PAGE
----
So I sat down and rang the hospital and told them I wanted to come in again for another MRI. Nobody deterred me. I thought I would probably have to wait a week for an appointment but they said they could see me at 5pm that day. Well I have to share with you that I said, 'thank you. I'll see you at 5 then', put the phone down and promptly burst into tears. Madness I know, but that meant that I had to front up to the issue fully again with the possibility that I may not feel so chirpy again tomorrow once I had the results.

Believe me, I'm not a pessimist! My anxiety levels just rocketed.

Thursday, August 14, 2008

MRI (magnetic resonance imaging)

I thought I'd show you a picture of what an 'open' MRI machine looks like. Some of the closed machines are a little more scary than this and some people feel a little claustrophobic during the process. What they will do is place your head in what looks like a cage and put a strap on your forehead so that you keep perfectly still.

The scan will take between 30-40 minutes. MRI uses magnetism instead of x-rays to build a detailed picture of your head. It is in no way painful and the only discomfort is in the fact that you will be asked to lie very still for this period of time. They will play you some music and I'm sure if you take your own favourites in they will play them for you so it's best just to relax. Once the process starts you will hear a series of what to me sounded like clicks and knocks.

You will be alone in the MRI room but the technician will be able to see and hear you and therefore if you need to attract their attention you only have to speak and a two-way intercom will pick you up.

I was given an injection of dye into a vein in my hand by way of intravenous needle, to produce a better evaluation of the images. This is like any other injection really and causes very little discomfort. The contrast is called gadolinium and does not contain iodine and is therefore less likely to cause allergic reactions.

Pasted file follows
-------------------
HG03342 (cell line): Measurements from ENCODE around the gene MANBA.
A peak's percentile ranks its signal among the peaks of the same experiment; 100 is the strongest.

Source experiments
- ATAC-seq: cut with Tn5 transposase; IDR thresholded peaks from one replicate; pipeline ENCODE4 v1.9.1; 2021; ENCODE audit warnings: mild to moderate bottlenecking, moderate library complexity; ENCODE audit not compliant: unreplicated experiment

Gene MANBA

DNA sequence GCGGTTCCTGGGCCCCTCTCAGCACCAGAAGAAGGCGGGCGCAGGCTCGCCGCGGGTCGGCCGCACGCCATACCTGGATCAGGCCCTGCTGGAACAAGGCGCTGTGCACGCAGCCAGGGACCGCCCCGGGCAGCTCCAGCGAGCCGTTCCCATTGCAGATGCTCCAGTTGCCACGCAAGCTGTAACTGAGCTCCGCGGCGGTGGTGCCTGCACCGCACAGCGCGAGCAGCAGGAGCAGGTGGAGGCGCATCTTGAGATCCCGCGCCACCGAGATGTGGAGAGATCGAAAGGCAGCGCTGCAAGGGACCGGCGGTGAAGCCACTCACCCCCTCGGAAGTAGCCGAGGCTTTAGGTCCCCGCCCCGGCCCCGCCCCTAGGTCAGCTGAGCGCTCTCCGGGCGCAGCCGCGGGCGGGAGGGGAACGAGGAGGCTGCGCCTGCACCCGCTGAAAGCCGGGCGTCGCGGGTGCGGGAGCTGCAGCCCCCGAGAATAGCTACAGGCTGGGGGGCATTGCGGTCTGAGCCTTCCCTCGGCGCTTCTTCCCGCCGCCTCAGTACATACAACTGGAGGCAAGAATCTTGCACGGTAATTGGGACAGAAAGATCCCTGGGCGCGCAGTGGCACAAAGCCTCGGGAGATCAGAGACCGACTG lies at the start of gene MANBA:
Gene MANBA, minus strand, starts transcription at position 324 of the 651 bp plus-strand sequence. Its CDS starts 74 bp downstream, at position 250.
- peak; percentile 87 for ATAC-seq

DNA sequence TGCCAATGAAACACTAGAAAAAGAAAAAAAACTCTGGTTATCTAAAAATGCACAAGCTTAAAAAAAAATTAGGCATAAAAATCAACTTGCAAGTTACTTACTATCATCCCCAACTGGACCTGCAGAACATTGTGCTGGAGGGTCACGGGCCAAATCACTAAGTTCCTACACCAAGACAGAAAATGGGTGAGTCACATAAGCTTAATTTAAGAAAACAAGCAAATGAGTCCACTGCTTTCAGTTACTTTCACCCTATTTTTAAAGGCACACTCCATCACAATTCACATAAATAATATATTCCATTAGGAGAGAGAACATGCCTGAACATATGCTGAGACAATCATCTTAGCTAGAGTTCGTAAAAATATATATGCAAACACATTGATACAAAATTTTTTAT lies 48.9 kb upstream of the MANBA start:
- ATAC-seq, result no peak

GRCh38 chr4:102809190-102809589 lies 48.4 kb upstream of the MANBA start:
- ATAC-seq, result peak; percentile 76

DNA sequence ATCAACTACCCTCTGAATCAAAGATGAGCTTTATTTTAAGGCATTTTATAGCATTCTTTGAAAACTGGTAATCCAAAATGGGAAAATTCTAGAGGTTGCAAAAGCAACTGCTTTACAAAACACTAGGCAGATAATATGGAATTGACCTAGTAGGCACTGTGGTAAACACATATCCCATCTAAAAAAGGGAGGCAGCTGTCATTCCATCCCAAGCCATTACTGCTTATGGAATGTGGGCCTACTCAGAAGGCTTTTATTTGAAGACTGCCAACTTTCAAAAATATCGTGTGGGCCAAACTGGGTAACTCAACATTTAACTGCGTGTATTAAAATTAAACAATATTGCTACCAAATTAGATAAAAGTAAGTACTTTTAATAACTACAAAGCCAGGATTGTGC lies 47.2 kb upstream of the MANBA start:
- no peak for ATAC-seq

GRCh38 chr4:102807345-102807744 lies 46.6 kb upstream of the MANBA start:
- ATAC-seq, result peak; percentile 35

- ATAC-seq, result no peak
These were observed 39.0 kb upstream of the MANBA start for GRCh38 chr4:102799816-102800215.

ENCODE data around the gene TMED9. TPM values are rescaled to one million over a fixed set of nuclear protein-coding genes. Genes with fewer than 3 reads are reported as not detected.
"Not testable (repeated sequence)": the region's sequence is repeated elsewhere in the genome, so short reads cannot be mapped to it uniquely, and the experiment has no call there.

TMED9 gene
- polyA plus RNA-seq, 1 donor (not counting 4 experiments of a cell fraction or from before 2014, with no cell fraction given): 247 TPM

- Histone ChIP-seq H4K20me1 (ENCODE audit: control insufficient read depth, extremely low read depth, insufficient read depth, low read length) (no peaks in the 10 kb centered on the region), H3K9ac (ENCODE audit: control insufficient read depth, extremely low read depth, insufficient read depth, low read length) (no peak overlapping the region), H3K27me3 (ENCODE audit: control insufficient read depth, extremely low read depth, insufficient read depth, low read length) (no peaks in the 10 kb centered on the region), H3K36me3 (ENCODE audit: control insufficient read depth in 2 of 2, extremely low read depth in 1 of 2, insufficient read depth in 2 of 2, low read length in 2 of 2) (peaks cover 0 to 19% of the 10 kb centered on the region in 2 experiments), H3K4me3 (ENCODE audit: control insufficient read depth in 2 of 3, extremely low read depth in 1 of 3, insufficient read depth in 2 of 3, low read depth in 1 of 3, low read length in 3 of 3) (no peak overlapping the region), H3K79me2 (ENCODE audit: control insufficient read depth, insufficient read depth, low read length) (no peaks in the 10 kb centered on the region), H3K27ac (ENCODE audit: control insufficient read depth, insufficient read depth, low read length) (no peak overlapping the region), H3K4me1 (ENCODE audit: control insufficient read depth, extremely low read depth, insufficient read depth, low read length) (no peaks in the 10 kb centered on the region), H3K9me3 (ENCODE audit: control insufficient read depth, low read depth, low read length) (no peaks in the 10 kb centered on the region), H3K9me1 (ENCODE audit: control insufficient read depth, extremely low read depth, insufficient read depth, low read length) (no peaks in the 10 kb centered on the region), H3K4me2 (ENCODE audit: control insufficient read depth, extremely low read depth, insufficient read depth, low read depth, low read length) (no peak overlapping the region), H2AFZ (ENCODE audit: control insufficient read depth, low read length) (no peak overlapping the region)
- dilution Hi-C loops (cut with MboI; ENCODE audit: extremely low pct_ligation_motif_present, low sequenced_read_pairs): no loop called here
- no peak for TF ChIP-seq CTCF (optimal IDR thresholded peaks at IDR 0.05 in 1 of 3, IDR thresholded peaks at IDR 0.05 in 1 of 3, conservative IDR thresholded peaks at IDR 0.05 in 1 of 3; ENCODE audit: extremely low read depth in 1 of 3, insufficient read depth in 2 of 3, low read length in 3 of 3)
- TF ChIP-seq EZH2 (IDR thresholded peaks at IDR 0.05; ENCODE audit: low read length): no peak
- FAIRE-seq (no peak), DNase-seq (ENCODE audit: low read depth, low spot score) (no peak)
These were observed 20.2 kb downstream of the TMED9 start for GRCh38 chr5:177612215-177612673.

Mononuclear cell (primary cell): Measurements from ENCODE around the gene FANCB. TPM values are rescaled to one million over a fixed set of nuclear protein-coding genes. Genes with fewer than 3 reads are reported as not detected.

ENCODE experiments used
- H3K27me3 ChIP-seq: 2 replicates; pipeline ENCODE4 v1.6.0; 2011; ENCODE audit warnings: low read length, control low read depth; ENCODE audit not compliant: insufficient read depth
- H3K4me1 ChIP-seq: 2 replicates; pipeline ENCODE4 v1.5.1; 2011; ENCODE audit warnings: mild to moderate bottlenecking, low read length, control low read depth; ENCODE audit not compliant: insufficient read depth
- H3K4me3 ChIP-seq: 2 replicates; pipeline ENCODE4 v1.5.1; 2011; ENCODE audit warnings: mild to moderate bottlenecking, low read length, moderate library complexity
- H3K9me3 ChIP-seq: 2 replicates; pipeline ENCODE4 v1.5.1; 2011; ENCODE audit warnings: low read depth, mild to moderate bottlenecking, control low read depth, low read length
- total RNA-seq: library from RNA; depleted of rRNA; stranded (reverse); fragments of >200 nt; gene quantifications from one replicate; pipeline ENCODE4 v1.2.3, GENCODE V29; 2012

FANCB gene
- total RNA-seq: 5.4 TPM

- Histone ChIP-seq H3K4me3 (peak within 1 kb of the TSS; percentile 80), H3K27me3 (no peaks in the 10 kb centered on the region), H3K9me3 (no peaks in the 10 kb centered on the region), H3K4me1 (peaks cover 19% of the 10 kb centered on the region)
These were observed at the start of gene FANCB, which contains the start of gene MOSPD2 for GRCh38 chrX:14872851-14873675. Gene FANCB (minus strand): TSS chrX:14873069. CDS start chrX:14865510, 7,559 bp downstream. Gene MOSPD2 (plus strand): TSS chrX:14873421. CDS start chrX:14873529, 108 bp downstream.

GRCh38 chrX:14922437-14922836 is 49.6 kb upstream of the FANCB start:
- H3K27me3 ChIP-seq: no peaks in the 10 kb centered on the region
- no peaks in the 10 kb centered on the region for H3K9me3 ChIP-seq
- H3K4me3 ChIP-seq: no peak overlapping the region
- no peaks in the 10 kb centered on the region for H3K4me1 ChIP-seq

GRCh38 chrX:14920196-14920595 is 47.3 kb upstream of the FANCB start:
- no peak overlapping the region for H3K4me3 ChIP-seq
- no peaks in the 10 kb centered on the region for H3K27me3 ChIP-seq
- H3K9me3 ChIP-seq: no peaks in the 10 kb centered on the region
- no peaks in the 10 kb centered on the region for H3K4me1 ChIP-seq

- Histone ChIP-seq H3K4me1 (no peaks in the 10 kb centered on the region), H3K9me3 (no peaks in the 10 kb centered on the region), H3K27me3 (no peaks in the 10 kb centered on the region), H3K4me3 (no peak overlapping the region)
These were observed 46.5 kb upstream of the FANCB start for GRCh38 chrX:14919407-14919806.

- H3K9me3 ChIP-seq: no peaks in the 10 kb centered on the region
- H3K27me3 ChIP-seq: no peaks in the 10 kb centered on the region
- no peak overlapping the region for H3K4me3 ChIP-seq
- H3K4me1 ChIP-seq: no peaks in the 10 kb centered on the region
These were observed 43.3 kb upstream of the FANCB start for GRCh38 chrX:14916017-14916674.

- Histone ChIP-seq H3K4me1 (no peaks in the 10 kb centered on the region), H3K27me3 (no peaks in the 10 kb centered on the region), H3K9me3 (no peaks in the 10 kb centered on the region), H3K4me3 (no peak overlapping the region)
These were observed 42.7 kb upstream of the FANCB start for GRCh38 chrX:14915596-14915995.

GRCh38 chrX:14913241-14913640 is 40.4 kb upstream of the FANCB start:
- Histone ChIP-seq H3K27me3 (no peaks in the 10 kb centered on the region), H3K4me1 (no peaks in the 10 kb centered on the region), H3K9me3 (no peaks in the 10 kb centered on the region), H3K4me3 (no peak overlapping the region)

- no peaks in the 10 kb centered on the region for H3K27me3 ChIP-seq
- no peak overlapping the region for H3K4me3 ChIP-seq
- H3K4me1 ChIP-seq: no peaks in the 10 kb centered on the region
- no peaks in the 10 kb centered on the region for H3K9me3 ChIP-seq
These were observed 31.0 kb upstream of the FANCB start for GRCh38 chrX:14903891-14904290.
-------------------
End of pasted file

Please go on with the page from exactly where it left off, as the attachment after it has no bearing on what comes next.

Leave all your jewellery at home because these will have to be removed as they can interfere with the magnetic field of the MRI unit. You will usually be down to underwear and gown so will not have items such as zippers but be aware of items such as hair pins, hearing aids and removable dental work.

It is important that you remain perfectly still while the images are being recorded, which is typically only a few seconds to a few minutes at a time. You will know when images are being recorded because you will hear tapping or knocking sounds when the coils that create the magnetic field are turned on. You will be able to relax between imaging sequences.

The benefits of this technique is that it is noninvasive and does not involve any exposure to radiation. Where brain tumours are concerned the MR images are the most sensitive examination method as they are usually clearer and more detailed.

Monday, August 11, 2008


I thought it was about time I did a little follow up to the Eviction day to stress that it is 2 years on. Whilst writing my Ebook I have learnt a great deal about this mystical tumour and I have also read many peoples stories. We read a report or something crops up in the news and it rarely gives the whole story. You may read a caption like 'The Use of Mobile Phones has been linked to Brain Tumours'. Well as you can see from a previous entry of mine on this very subject, this headline is true but slightly misleading.

You may be like me, and as far as I thought about it prior to my own diagnosis, I really didn't know there were many types of brain tumour and in fact had never heard of a Meningioma. I certainly didn't want to think about the possibility of having one and didn't know that there were different grades and that some were benign and some were cancerous. I just truly thought that they were all something that nobody wanted because they spelt out a definite dangerous situation.

So having painstakingly read through as much information as I could I came to the conclusion that it would be a sensible thing to have a follow up MRI test this year even though my Neurosurgeon felt it was totally unnecessary.

Saturday, July 19, 2008

Eviction Day

July 19th 2006

Well....It's been a strange day as I tried to think at different stages of the day what was happening to me two years ago. I spoke to my sister at about 11am and told her what day it was. She said at that time I was definately on the operating table with my sun roof open!

My husband rushed over and gave me a big hug and kiss at 2:15pm and said you are out of surgery now and I'm so relieved I feel I can breath again. What a day!!

I feel kind of exhilerated and excited and better go and get my glad rags on 'cos we're out on the town to celebrate tonight. I can see a nice bottle of red with my name on it!

Here's to the THIRD YEAR.

Thursday, July 17, 2008

Pre Operation Testing